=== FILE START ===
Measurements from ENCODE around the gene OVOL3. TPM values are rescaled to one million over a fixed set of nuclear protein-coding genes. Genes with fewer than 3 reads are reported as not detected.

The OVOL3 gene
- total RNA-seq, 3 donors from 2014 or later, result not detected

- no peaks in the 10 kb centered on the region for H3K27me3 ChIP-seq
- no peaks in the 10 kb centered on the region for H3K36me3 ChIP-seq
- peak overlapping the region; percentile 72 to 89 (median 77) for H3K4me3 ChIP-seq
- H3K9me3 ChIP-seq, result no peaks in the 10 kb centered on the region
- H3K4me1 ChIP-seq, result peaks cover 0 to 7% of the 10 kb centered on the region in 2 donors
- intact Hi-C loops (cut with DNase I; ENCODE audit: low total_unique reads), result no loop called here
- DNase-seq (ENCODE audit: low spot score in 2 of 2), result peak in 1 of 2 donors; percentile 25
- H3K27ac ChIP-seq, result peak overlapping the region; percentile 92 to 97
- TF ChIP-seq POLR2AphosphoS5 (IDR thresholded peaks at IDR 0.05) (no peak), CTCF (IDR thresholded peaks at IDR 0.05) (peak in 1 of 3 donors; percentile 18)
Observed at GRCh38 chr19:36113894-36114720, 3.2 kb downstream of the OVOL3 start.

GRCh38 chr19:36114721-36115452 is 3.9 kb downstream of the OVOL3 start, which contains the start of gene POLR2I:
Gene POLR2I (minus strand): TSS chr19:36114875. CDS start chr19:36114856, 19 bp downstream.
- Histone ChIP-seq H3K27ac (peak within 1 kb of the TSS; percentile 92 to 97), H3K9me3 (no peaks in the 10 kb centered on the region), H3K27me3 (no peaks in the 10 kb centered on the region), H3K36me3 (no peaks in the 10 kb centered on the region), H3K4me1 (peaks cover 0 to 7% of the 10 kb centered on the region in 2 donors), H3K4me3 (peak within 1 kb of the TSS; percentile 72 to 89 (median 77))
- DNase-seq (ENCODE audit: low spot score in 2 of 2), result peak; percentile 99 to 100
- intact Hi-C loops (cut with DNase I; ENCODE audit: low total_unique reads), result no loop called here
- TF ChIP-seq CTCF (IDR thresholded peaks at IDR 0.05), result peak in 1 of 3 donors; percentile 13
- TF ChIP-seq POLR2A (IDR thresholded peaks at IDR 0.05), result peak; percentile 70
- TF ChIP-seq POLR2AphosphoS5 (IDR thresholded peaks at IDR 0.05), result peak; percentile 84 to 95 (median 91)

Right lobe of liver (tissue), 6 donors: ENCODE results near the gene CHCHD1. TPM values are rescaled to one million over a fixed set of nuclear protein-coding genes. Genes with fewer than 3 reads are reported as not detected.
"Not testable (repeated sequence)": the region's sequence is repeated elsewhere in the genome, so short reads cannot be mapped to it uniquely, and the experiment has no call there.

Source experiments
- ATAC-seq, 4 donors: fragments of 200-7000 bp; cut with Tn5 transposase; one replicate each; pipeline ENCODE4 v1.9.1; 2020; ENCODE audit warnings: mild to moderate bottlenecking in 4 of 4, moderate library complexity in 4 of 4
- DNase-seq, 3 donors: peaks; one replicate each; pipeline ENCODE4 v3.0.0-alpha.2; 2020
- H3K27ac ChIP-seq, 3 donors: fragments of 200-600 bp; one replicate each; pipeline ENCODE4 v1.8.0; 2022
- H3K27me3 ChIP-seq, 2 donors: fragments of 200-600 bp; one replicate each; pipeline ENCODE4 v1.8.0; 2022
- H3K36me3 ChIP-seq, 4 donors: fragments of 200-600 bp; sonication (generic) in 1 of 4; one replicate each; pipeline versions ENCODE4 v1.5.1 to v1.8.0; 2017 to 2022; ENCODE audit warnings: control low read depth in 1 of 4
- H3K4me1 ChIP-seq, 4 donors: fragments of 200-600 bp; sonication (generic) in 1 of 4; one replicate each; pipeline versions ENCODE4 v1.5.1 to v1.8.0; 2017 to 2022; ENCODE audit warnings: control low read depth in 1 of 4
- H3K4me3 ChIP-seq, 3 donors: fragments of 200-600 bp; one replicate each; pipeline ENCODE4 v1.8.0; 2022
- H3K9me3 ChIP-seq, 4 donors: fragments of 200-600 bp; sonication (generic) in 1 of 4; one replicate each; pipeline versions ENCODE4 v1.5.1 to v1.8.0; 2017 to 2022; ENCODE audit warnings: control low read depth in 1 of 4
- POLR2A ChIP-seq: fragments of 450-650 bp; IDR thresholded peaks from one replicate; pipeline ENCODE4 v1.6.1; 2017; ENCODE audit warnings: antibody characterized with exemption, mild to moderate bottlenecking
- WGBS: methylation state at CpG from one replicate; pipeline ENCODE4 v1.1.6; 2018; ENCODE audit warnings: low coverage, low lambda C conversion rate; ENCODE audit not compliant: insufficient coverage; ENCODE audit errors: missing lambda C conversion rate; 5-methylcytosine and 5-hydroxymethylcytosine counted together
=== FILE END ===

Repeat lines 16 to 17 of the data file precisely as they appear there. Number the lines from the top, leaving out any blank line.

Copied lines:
- Histone ChIP-seq H3K27ac (peak within 1 kb of the TSS; percentile 92 to 97), H3K9me3 (no peaks in the 10 kb centered on the region), H3K27me3 (no peaks in the 10 kb centered on the region), H3K36me3 (no peaks in the 10 kb centered on the region), H3K4me1 (peaks cover 0 to 7% of the 10 kb centered on the region in 2 donors), H3K4me3 (peak within 1 kb of the TSS; percentile 72 to 89 (median 77))
- DNase-seq (ENCODE audit: low spot score in 2 of 2), result peak; percentile 99 to 100